Remembering Hibs' last adventure into European football
It's official. Hibs are back in Europe next season.
It may have only been three years since this last venture outwith these shores, but three years is a long time, especially when eager supporters have been cooked up in the house for over 12 months. They’re already dreaming of lockdown restrictions being loosened enough to allow them to travel to some as-yet-unknown sunkissed corner of the continent to watch their team in action.
The previous campaign lasted just three rounds in Europa League qualifying, but those six matches were the most Hibs have played in a single campaign since 1970 (and their joint-second longest ever). It will be beaten next season if either Hibs or Rangers win the Scottish Cup – assuming Jack Ross' side finish third – getting them the guarantee of a Europa League play-off and the insurance of a place in the new Europa Conference League should they fail to advance.
Off the back of a tremendous 2017/18 season there was a buzz around Hibs as they embarked on their adventure. The much-vaunted midfield three of Dylan McGeouch, Scott Allan and John McGinn had been split up. McGeouch opted to leave at the end of his contract while Allan returned to Parkhead after his loan expired. McGinn also had one foot out of the door with Celtic keen on his services as the influential midfielder entered the last year of his deal. However, Florian Kamberi had signed on a permanent deal following his successful loan, while there was an expectation that strike-partner Jamie Maclaren would soon join him.
Things started routinely enough with a visit of Faroese side Runavik to Easter Road. Kamberi took just three minutes to score on his second debut and would have a hat-trick before things had properly got going in the second half. New signing Stevie Mallan bagged a double, while youngster Oli Shaw added the other. Runavik were able to get themselves on the scoresheet – the ten men could at least console themselves with a 1-1 draw over the final 40 minutes of the match – but the tie was over before the return trip.
Hibs still made surprisingly hard work of it, though. A back three of Steven Whittaker, Efe Ambrose and Ryan Porteous were at sixes and sevens as the hosts managed to race into a 2-0 lead and eventually hung four goals on their opponents. Thankfully, the tourists answered with another six of their own to win 12-5 on aggregate.
So on to the next round they went and a meeting with Asteras Tripolis. The Greek side were looked upon as a tricky opponent and so it proved when Georgios Kyriakopoulous fired two goals in the first 35 minutes as the visitors looked a real threat on the counter attack.
For the 14,000 inside the ‘Leith San Siro’ that night, it appeared the European campaign would be over in a hurry. However, Hibs, with a little bit more toughness in them under Neil Lennon’s stewardship than many previous regimes, came roaring back in the second period. Efe Ambrose reduced the arrears on 64 minutes before David Gray, on as a half-time substitute, levelled the tie and almost took the roof off the stadium.
If the noise was deafening when the captain hammered his finish home, it was nothing compared to the decibel levels in injury-time when Kamberi followed up Martin Boyle’s effort to give the hosts an unlikely victory in the third minute of stoppage time.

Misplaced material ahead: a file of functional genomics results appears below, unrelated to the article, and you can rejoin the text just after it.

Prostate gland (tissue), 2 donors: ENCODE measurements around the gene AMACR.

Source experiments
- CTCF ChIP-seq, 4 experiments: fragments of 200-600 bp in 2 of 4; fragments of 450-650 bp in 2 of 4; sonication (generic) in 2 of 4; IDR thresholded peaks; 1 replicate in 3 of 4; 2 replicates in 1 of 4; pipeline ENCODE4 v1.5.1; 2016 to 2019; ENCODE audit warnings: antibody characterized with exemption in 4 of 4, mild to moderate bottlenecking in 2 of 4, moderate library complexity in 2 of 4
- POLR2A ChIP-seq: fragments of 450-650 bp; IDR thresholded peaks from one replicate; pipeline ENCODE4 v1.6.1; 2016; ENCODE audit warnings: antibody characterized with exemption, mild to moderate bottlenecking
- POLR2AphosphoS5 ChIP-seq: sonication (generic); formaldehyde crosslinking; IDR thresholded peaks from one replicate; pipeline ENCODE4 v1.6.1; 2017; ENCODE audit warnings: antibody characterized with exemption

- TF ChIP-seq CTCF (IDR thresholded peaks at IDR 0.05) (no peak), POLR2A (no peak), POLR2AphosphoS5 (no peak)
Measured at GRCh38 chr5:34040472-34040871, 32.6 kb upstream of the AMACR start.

A 3-2 advantage with two away goals for their opponents wasn’t an ideal advantage for Lennon’s men, but with the emphasis now on Asteras Tripolis to go and win the tie the hope was that Hibs would have their own success hitting them on the break. And so it would prove with Kamberi pressuring and then picking up a slack pass from captain Matías Iglesias. The Swiss striker was joined on the two-man charge by McGinn, who made no mistake with his finish, firing into the far bottom corner and sparking delirium among the travelling Hibs fans behind the goal.
A red card shown to Michalis Manias shortly after the break offered a degree of comfort to those of a green-and-white persuasion counting down the minutes, but the feeling of relief wouldn’t last long. Kosmas Tsilianidis equalised on the night and meant Hibs were still a goal away from elimination. In the end, they were thankful for a top performance from summer signing Adam Bogdan, deputising for the injured Ofir Marciano, to see them through. And so on to the next round they went.
Molde was a welcome draw compared with some of the big hitters they could have faced, but still a difficult hurdle to navigate. It became significantly tougher just 24 hours before the first leg when McGinn completed his long-awaited move away from the club – though at least there was the silver lining of Aston Villa gazumping Celtic and ensuring the fans’ favourite wouldn’t be returning to Easter Road anytime soon in a rival club’s colours.
By this point Maclaren had signed on for a second loan spell, though he was only fit enough for a short cameo in a goalless first leg at Easter Road. Lennon decided to throw caution to the wind in the return match, reuniting Maclaren and Kamberi in attack. Things may have been different had the former converted a header with the score at 0-0. Or had Boyle tied things up with the visitors trailing by a goal in the second half. As it was, Norwegian superstar Erling Haaland netted a double while Fredrik Aursnes scored another in a comprehensive 3-0 win.
Molde were eliminated in the play-off round by Zenit St Petersburg. As for Hibs, a bright start to the league campaign soon faded with Lennon ultimately leaving the club the following February.